The belief that the Bible alone was the ultimate authority for faith and practice was grounded in the simple reality that the Bible is God’s word. Second Timothy 3:16 says that “all Scripture is breathed out by God.” That means the Bible is God’s word. God’s word was recorded on the pages of Scripture by human authors. But those human authors were writing God’s very words in such a way that what they said on the pages of Scripture is what God said. Second Peter 1:21 says, “For no prophecy was ever produced by the will of man, but men spoke from God as they were carried along by theHoly Spirit.” The reason we call the Bible God’s word is because the words of the Bible came from God.
God’s word is the ultimate authority for life and salvation because it’s God’s word. And God cannot be separated from his word. To respond to God’s word is to respond to God himself. To obey his word is to obey him. To disobey his word is to disobey him. The authority of the word is tethered inextricably to the authority of God himself.
And because the Bible is God’s word, it is inerrant. That is, it is without error. Since God cannot lie (Titus 1:2), his word is without error. The same cannot be said of tradition, councils, or the pope. Tradition contradicts itself at points and is not without error. God’s word is inerrant.
This was the basis of the Reformers’ confidence in the Bible and the reason they said the Bible alone was authoritative for faith and practice.
Another reason was that God’s word is effective. In 2 Timothy 3:15, Paul says to Timothy, “From childhood you have been acquainted with the sacred writings, which are able to make you wise for salvation through faith in Christ Jesus.” The Scriptures are able to save us. They accomplish God’s purposes.
Another reason that God’s word was seen as the ultimate authority was because God’s word is sufficient. Second Timothy 3:16–17 says, “All Scripture is breathed out by God and profitable for teaching, for reproof, for correction, and for training in righteousness, that the man of God may be complete, equipped for every good work.” Paul was telling Timothy that the Scriptures were sufficient for his life and ministry. He didn’t need to get wrapped up in human words (cf. 2 Timothy 2:14–15) and debates. He needed to stick to the Bible. It was sufficient for him. He needed to preach the word in all seasons (2 Timothy 4:2).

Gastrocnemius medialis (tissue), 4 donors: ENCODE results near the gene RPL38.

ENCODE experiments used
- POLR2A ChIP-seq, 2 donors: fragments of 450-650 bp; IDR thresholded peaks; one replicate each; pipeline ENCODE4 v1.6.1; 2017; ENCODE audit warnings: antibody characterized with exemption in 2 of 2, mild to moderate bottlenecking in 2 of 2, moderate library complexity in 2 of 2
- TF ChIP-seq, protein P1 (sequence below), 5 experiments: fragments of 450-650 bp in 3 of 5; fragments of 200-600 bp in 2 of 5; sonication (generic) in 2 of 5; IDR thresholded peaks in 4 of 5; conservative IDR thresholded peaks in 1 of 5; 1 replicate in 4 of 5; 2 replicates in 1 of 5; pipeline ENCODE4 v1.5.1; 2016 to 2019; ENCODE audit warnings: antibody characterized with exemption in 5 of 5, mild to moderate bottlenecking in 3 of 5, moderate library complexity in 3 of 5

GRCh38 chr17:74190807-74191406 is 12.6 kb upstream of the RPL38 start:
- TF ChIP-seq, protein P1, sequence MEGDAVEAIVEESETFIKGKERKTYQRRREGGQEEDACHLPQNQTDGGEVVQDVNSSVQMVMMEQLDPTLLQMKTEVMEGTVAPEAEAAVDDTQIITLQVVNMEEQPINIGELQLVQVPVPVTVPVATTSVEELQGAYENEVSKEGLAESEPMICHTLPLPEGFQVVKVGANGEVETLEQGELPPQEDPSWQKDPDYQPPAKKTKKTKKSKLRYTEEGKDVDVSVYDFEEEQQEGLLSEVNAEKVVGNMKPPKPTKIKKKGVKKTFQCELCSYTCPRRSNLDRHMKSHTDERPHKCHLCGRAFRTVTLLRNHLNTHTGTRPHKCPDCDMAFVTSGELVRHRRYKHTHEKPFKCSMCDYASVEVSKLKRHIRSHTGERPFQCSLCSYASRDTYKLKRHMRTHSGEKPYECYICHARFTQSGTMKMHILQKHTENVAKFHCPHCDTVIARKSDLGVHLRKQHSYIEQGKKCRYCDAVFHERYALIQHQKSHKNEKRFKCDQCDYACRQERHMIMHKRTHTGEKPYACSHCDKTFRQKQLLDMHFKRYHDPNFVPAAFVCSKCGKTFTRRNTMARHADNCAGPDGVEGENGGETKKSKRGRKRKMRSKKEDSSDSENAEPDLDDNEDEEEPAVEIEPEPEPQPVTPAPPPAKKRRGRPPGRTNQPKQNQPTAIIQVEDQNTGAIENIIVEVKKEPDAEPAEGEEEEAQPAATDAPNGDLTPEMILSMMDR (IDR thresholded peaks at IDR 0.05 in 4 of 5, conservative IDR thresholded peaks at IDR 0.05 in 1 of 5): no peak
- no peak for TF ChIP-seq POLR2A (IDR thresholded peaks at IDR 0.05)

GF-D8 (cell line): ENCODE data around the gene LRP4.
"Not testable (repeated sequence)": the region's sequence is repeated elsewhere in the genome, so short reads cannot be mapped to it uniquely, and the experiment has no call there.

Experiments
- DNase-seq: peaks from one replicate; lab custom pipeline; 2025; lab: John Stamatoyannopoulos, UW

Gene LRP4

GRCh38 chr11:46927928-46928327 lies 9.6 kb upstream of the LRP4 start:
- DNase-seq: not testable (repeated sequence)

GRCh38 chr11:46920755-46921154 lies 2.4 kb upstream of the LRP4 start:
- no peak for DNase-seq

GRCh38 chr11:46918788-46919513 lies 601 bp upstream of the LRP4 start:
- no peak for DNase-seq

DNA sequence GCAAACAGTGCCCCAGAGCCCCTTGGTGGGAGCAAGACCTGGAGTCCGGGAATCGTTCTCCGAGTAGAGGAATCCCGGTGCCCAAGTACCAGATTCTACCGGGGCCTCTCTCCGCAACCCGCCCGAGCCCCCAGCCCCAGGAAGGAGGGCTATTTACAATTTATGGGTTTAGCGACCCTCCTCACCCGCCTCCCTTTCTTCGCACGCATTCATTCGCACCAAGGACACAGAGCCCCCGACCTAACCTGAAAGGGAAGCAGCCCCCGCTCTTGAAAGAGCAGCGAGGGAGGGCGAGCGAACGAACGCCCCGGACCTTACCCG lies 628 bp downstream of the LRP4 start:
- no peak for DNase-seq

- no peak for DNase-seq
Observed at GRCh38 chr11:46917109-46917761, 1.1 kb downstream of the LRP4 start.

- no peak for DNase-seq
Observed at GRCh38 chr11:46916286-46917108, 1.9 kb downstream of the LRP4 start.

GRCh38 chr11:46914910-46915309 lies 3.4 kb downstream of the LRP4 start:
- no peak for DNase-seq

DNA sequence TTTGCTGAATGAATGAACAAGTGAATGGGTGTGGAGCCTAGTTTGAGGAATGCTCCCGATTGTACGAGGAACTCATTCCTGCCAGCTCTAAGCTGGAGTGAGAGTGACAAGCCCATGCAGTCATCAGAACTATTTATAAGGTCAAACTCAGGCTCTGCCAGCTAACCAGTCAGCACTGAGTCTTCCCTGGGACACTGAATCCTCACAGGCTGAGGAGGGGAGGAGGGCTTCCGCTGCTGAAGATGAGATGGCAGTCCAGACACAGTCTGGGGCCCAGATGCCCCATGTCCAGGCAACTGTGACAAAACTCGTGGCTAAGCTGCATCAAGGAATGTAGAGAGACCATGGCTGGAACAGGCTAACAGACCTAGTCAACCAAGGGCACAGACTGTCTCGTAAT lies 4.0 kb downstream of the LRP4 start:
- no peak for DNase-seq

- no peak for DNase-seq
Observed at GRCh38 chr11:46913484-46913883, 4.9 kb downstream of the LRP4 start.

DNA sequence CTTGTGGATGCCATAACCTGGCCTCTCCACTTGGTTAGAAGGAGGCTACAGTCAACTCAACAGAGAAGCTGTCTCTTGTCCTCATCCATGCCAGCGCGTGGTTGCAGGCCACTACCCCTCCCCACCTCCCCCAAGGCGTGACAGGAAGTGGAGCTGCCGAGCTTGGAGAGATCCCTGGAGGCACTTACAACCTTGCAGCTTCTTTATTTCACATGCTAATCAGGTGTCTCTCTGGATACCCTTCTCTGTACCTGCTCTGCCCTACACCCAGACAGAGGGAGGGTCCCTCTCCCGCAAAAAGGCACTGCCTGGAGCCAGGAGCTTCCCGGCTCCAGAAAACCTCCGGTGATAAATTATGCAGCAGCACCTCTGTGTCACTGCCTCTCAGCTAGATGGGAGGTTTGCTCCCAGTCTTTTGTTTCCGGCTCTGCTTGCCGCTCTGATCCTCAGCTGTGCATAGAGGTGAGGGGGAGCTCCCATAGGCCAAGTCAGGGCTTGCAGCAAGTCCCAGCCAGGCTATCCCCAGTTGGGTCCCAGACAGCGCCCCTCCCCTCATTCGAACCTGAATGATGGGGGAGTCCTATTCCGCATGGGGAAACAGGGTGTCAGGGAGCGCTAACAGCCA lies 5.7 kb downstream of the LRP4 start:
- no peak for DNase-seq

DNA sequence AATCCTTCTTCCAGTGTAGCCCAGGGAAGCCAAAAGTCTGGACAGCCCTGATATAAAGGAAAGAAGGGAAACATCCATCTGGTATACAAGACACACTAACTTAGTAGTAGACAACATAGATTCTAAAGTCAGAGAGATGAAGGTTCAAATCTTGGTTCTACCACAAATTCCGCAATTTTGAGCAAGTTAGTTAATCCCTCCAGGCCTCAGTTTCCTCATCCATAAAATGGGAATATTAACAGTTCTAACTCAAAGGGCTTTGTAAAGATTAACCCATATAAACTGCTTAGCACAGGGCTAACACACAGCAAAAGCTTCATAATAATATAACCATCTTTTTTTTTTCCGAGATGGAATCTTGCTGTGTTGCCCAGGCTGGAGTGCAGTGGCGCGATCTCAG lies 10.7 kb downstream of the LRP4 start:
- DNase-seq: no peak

We see something similar in 2 Peter 1:3. “His divine power has granted to us all things that pertain to life and godliness, through the knowledge of him who called us to his own glory and excellence.” The knowledge of God comes through the Scriptures and through Christ, the one to whom the Scriptures point. It’s in this knowledge, in the word of God, that we have everything we need for life and godliness.
We don’t need tradition, councils, popes, or extrabiblical revelations. We have all we need in the gospel. This is what the Bible says about its own authority. This is why we stand on the Scriptures. The Scriptures themselves testify to the Bible’s ultimate authority.
If God’s word is the ultimate authority for faith and practice, we need to place it in the centre of our lives and churches. We can’t set up any other authority that competes with God’s word, including ourselves. If we want to recover the gospel and retain the gospel as central in the church and in our lives, we need to place the Bible in the driver’s seat. Let us say with Luther, “Here I stand.”
Central Baptist Church
Karabo is the pastor-teacher of Central Baptist Church in Rustenburg, South Africa, where he has served since July 2017.
Karabo graduated in 2014 with a Bachelor of Theology at Christ Baptist Seminary in Polokwane. He formerly served as associate pastor of Modimolle Christian Church in Modimolle.
He is married to Nkhensani (Khensi) and together they have one child.